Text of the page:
The Many Faces of Habeas: Challenging Coercion and Confinement in the American West


Start Date: Mar 20, 2023 - 05:00pm
End Date: Mar 20, 2023 - 06:30pm

Location: UNM SUB Ballroom C


Historian Katrina Jagodinsky to Deliver the 2023 C. Ruth and Calvin P. Horn LectureThe Center for the Southwest at the University of New Mexico is pleased to announce the 2023 C. Ruth and Calvin P. Horn Lecture in Western History and Culture, which will take place Monday, March 20, 2023 from 5:00 to 6:30 pm in UNM Student Union Building, Ballroom C. The lecture will be given by Dr. Katrina Jagodinsky, Susan J. Rosowski Associate Professor of History at the University of Nebraska-Lincoln, who will speak on "The Many Faces of Habeas: Challenging Coercion and Confinement in the American West."This event is FREE and OPEN to the public with a reception to follow from 6:30pm to 7:30 pm in the SUB Navajo Lounge.The lecture will emphasize resistance narratives in legal spaces under the theme of habeas corpus, a constitutional protection against wrongful arrest or detainment. For thousands of petitioners in the US West between 1812 and 1924, habeas offered an opportunity to challenge wrongful arrest, detainment, and other inequalities. Jagodinsky’s lecture will relate the stories of Indigenous people's use of habeas corpus from Arizona north to Alaska and the Mississippi River west to the Pacific. The lecture stems from a larger initiative that Professor Jagodinsky heads in conjunction with the UNL Center for Digital Research in the Humanities, "Petitioning For Freedom: Habeas Corpus in the American West." With NSF funding, Jagodinsky and the UNL Center for Digital Research are developing a robust open source and open access graph database with data from habeas corpus petitions to demonstrate the relationships of power in claims to freedom, and their significance and value within American jurisprudence.Katrina Jagodinsky is the Susan J. Rosowski Associate Professor of History at University of Nebraska Lincoln, where she leads two NSF-funded projects and is co-PI on a Mellon-funded project, which focus on Law and Race in American History. She brings her training in American Indian Studies and History at University of Arizona to bear on research in marginalized peoples' use of the American legal system over the long nineteenth century. She teaches courses on American legal history at UNL and regularly engages in academic talks and conferences around the country. She is the author of Legal Codes & Talking Trees: Indigenous Women’s Sovereignty in the Sonoran and Puget Sound Borderlands, 1854-1946  (Yale University Press, 2016), and co-editor of Beyond the Borders of the Law: Critical Legal Histories of the North American West, with Pablo Mitchell (University of Kansas Press, 2018).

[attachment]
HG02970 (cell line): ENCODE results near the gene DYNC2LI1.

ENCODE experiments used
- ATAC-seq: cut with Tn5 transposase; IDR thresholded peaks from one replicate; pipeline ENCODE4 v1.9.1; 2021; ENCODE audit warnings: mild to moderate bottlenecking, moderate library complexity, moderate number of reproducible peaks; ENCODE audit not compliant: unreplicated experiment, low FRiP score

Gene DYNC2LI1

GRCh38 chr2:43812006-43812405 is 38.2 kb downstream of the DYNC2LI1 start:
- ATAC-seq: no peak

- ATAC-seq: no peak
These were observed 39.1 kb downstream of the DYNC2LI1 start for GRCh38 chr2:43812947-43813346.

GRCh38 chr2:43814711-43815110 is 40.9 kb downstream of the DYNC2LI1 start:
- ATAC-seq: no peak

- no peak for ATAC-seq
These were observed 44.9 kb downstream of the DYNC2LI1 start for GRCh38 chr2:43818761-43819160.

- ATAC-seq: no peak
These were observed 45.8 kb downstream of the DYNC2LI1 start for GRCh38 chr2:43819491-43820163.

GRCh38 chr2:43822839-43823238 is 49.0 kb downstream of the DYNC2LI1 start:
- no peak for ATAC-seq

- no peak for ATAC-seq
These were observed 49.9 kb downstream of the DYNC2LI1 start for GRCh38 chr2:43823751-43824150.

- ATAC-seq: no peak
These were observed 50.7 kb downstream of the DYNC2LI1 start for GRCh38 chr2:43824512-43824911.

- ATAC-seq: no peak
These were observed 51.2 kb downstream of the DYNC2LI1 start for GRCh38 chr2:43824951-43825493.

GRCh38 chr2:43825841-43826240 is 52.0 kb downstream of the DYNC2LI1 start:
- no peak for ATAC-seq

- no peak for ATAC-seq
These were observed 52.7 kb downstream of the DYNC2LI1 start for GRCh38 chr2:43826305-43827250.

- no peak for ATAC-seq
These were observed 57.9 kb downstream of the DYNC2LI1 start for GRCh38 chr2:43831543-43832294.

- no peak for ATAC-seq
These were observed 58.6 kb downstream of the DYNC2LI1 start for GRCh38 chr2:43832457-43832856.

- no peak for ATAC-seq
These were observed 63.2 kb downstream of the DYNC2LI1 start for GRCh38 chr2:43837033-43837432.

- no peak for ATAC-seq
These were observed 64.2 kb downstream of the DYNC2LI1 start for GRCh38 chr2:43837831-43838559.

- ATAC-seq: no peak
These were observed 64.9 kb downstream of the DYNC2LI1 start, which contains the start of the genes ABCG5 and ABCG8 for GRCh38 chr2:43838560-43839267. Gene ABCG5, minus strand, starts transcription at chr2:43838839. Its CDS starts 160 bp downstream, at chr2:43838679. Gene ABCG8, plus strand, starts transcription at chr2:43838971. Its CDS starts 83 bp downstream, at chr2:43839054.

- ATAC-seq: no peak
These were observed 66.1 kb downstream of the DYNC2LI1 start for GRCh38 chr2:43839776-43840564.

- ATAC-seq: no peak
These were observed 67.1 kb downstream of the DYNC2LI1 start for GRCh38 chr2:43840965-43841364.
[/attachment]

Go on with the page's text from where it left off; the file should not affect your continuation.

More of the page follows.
Jagodinsky has also published a number of articles and essays that examine the efforts of Indigenous and mixed-race women and children to leverage the American legal system in the nineteenth and early-twentieth centuries. She is the recipient of numerous awards, grants, and fellowships, and actively serves on committees for the American History Association, the American Society for Legal History, the Coalition for Western Women's History, and the Western History Association.For more information about the 2023 C. Ruth and Calvin P. Horn Lecture, or other events sponsored by the Center for the Southwest, call 505-277-4344 or email us at